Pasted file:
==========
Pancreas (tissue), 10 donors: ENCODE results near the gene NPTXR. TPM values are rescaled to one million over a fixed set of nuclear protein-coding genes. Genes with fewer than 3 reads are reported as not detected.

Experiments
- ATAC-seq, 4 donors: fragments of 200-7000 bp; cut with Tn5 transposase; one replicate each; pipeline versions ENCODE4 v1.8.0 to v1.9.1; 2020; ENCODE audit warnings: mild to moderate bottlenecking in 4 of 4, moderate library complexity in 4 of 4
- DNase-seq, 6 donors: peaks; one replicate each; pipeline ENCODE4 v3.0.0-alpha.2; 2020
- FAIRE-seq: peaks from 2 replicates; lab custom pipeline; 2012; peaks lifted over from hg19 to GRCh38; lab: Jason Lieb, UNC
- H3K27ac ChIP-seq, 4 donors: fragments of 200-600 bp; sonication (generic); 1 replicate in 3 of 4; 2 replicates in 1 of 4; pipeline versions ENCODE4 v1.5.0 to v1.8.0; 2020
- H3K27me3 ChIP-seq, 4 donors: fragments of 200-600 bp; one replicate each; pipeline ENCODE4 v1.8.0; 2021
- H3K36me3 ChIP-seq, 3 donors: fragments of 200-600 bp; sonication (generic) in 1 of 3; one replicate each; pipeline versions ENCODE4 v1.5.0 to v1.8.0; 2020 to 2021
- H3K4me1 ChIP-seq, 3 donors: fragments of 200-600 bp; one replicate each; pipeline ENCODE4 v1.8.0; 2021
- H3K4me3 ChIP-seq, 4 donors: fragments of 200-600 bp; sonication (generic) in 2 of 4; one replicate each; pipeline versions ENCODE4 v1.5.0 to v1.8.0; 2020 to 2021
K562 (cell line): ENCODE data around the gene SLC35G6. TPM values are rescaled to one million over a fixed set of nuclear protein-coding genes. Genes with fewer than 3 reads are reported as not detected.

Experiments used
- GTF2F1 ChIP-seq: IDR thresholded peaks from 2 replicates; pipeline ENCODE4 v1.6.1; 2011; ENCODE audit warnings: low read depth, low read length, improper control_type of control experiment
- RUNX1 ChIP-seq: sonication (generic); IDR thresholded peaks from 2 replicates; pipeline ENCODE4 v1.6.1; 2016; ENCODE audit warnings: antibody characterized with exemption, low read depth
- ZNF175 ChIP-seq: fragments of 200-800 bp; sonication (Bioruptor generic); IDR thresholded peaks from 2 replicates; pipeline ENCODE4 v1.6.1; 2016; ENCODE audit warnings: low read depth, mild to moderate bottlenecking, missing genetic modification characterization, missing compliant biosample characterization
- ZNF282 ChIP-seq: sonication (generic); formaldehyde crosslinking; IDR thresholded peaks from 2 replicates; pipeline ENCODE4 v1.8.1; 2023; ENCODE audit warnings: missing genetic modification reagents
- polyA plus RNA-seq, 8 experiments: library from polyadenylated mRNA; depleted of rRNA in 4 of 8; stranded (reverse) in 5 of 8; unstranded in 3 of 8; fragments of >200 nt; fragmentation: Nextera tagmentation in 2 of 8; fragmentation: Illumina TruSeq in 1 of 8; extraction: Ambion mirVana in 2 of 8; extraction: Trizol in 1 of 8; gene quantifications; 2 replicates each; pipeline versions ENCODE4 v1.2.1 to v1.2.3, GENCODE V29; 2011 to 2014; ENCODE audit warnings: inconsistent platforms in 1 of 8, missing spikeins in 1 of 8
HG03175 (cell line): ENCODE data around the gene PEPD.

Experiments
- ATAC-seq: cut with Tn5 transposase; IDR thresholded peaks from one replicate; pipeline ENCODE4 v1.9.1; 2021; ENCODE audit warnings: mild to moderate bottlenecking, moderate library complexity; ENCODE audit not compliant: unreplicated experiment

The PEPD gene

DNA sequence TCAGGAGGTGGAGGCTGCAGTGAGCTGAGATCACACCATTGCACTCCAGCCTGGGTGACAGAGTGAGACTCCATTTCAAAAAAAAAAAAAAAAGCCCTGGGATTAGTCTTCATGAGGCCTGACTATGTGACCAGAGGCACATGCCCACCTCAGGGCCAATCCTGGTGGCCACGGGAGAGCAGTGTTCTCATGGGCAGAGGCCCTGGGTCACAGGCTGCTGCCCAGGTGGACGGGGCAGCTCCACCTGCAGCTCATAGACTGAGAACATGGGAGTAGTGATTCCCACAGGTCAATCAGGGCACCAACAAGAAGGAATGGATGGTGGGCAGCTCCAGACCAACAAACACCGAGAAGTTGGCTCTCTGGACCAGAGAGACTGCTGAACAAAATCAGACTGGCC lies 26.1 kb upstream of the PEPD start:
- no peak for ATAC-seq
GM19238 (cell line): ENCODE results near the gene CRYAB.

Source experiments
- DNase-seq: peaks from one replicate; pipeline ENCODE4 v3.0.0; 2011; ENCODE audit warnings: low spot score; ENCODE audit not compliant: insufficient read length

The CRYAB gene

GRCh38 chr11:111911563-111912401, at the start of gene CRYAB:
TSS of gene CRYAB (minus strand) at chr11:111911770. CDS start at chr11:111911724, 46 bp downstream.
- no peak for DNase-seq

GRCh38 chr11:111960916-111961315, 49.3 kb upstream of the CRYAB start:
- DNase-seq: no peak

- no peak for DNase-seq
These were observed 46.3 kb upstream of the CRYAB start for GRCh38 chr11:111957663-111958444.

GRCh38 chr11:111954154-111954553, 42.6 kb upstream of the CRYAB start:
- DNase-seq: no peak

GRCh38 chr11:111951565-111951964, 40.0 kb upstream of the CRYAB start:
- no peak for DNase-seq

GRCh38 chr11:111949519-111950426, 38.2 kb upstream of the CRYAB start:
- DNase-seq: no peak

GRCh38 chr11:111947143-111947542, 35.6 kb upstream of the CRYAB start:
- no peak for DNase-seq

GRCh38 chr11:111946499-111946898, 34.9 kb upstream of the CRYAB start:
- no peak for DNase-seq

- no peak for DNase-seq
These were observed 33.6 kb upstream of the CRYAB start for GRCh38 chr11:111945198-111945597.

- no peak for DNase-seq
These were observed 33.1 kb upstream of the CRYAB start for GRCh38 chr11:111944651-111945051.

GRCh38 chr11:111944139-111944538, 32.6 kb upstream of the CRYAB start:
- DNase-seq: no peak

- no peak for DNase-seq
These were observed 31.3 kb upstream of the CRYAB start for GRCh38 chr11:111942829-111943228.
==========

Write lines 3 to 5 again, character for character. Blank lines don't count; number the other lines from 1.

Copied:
- ATAC-seq, 4 donors: fragments of 200-7000 bp; cut with Tn5 transposase; one replicate each; pipeline versions ENCODE4 v1.8.0 to v1.9.1; 2020; ENCODE audit warnings: mild to moderate bottlenecking in 4 of 4, moderate library complexity in 4 of 4
- DNase-seq, 6 donors: peaks; one replicate each; pipeline ENCODE4 v3.0.0-alpha.2; 2020
- FAIRE-seq: peaks from 2 replicates; lab custom pipeline; 2012; peaks lifted over from hg19 to GRCh38; lab: Jason Lieb, UNC